Hidden history revealed in Ermenek
KARAMAN - Anadolu Agency
AA PhotosBest known for coal, the ground beneath the southern Anatolian district of Ermenek is continuing to reveal priceless artifacts from humanity’s prehistoric era, as well as more recent ancient civilizations.
Ermenek Mayor Uğur Sözkesen said the district in the Taurus and its vicinity had been a settlement for people since prehistoric ages thanks to its geographical features that enabled inhabitants to shelter and hunt.
Historical artifacts that have been unearthed during excavations suggested that the city had a history of 4,500-5,000 years, said Sözkesen. “It has seen the traces of the Hittites, Akas, Babels, Persians, Romans, Byzantines and Turks. All these traces can be seen clearly without much effort. It is also possible to find unknown sites and remains in the region.”
The mayor said that as part of the work initiated to unearth the historical artifacts in Ermenek, excavations had started this year in three spots under the consultancy of the Karamanoğlu Mehmetbey University (KMU) Archaeology Department.
“One of these excavations is the Germanicopolis excavation. This is a graveyard on the skirts of the Firan Castle in the district. The rock tombs here date back to the third century B.C. We believe that that there were tombs from notable people in the area. Lots of findings here have shed light on the unknown pages of history. After being registered by the Karaman Museum Directorate, the findings were collected by Burdur University for examination. Mass graves have been found. Eight-10 people are buried in a single grave.”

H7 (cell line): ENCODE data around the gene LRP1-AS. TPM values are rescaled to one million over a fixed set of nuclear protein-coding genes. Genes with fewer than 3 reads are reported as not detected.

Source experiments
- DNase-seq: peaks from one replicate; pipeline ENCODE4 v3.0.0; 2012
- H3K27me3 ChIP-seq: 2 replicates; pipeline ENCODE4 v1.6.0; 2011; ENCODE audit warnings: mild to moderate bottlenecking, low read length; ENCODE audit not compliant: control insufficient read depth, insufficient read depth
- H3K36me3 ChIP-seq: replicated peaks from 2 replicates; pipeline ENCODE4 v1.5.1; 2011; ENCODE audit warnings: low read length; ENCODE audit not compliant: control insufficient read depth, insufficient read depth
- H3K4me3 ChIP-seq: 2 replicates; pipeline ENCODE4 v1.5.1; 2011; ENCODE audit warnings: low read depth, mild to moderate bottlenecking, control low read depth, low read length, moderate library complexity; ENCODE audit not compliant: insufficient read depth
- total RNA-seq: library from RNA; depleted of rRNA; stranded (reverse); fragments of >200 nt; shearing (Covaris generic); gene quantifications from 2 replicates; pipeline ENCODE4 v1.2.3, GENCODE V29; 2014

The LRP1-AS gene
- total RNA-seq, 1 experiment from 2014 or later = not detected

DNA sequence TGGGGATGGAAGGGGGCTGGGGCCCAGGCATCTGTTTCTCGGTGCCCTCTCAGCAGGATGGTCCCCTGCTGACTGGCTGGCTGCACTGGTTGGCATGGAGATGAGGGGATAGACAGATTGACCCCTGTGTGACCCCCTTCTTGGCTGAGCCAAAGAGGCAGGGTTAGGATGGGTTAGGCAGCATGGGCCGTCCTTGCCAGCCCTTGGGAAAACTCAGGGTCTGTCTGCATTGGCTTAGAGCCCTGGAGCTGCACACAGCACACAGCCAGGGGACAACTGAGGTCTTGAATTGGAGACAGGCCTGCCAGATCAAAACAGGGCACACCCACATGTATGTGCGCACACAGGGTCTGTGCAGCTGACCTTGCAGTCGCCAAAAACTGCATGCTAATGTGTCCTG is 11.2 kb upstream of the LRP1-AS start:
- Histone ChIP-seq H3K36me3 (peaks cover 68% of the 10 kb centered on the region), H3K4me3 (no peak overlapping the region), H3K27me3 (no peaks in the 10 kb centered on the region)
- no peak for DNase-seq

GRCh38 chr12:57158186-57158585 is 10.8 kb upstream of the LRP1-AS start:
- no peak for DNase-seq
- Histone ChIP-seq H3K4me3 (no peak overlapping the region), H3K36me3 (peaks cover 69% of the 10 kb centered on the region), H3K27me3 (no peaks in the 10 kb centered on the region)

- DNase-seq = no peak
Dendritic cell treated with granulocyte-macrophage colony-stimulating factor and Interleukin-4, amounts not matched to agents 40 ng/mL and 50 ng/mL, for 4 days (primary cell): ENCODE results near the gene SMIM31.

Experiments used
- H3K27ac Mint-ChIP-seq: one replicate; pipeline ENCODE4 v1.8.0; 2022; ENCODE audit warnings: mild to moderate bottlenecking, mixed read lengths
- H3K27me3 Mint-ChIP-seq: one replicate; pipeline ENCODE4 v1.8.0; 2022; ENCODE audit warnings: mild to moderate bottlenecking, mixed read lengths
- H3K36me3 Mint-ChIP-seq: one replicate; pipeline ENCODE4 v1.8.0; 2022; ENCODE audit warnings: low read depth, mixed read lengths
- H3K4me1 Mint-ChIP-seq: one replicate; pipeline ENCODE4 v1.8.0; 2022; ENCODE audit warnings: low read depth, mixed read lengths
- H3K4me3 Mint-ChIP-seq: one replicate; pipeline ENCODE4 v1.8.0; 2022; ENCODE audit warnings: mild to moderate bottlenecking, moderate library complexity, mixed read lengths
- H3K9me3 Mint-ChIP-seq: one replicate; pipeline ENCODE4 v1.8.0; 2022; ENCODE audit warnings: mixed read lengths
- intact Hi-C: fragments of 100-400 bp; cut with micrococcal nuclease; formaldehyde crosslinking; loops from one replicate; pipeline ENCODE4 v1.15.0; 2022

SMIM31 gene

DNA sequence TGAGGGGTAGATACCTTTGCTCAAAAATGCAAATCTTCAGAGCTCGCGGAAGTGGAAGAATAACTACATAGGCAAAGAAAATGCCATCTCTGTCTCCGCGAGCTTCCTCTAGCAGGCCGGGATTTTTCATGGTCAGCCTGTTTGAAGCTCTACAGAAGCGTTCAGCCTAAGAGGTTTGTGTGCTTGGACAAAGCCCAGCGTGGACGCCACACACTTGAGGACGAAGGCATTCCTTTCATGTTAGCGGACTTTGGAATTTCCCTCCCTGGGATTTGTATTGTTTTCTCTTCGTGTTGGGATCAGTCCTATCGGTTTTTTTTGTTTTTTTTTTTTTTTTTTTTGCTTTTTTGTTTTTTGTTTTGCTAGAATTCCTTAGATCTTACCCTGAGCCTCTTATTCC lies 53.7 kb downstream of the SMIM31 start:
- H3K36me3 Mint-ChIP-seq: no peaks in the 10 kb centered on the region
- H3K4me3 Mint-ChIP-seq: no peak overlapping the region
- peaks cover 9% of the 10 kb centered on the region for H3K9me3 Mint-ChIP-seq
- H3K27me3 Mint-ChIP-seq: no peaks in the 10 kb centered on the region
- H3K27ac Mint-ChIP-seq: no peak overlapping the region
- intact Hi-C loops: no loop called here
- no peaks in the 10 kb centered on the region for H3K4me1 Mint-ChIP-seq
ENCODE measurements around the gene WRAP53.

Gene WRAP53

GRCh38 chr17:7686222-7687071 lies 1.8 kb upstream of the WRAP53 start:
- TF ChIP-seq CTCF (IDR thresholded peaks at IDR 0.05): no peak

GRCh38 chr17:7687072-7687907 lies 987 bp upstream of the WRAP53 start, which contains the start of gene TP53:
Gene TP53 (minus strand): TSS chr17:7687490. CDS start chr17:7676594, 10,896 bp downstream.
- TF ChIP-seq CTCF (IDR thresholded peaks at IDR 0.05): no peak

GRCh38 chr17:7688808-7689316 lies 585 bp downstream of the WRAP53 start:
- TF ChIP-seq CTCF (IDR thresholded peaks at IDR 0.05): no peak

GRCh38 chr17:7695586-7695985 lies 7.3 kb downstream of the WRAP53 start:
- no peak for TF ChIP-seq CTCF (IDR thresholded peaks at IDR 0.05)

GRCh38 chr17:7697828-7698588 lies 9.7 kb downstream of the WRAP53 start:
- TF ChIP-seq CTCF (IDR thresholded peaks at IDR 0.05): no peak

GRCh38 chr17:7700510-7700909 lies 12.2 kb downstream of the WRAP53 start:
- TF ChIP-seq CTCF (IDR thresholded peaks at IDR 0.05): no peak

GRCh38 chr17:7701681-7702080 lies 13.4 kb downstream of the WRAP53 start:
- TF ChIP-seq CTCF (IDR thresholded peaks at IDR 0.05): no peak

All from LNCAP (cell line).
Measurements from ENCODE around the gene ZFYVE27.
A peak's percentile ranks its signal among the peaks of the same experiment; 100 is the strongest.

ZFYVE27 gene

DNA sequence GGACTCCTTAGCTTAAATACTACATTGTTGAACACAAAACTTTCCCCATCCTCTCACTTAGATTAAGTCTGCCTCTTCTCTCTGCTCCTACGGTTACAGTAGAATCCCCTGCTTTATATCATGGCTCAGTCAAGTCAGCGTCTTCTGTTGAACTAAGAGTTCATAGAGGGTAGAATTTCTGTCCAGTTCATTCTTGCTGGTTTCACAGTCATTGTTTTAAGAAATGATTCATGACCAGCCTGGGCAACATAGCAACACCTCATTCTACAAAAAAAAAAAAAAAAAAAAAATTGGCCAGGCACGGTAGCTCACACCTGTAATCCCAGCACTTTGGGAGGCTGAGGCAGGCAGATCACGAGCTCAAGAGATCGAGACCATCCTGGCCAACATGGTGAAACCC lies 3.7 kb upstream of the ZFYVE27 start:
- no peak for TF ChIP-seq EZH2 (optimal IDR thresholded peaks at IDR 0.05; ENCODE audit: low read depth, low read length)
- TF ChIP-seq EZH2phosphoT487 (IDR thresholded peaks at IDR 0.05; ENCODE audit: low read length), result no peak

Sözkesen said that besides the Firan Castle, there were also Asar and Mennan castles, overlooking the Ermenek Valley. “Work will be carried out in these castles. When the work is done, the district will become a tourism center.”
Rock tombs in Sibide
The Karaman Museum director and head of the excavations, Abdülbari Yıldız, said works had been continuing in Yukarıçağlar and Gökçeseki, as well as the city center, that had revealed necropolis areas in three spots.
Yıldız said they had found many burial chambers carved in rocks and sarcophagus covers through the slope in the ancient city of Sibide in Yukarıçağlar.
“Some of the rock tombs have figures that are roughly processed. A marble sarcophagus from the third century B.C. has been unearthed. The sarcophagus was damaged in the ancient age. It has an inscription on its front façade and wreath on both its sides. We expect to find other sarcophagi like this,” he said.
Yıldız said they had also found exciting artifacts during excavations in Gökçeseki. “We have found eight Roman-era marble sarcophagi on a three-ladder platform. In the southern part of the area, ceramic garbage was uncovered. Here, there were lots of broken ceramics and glasses as well as nine busts of emperors and senators made of limestone. We think that this was a place where gifts were collected during visits to graveyards. It is possible to find ancient-era garbage in excavations.”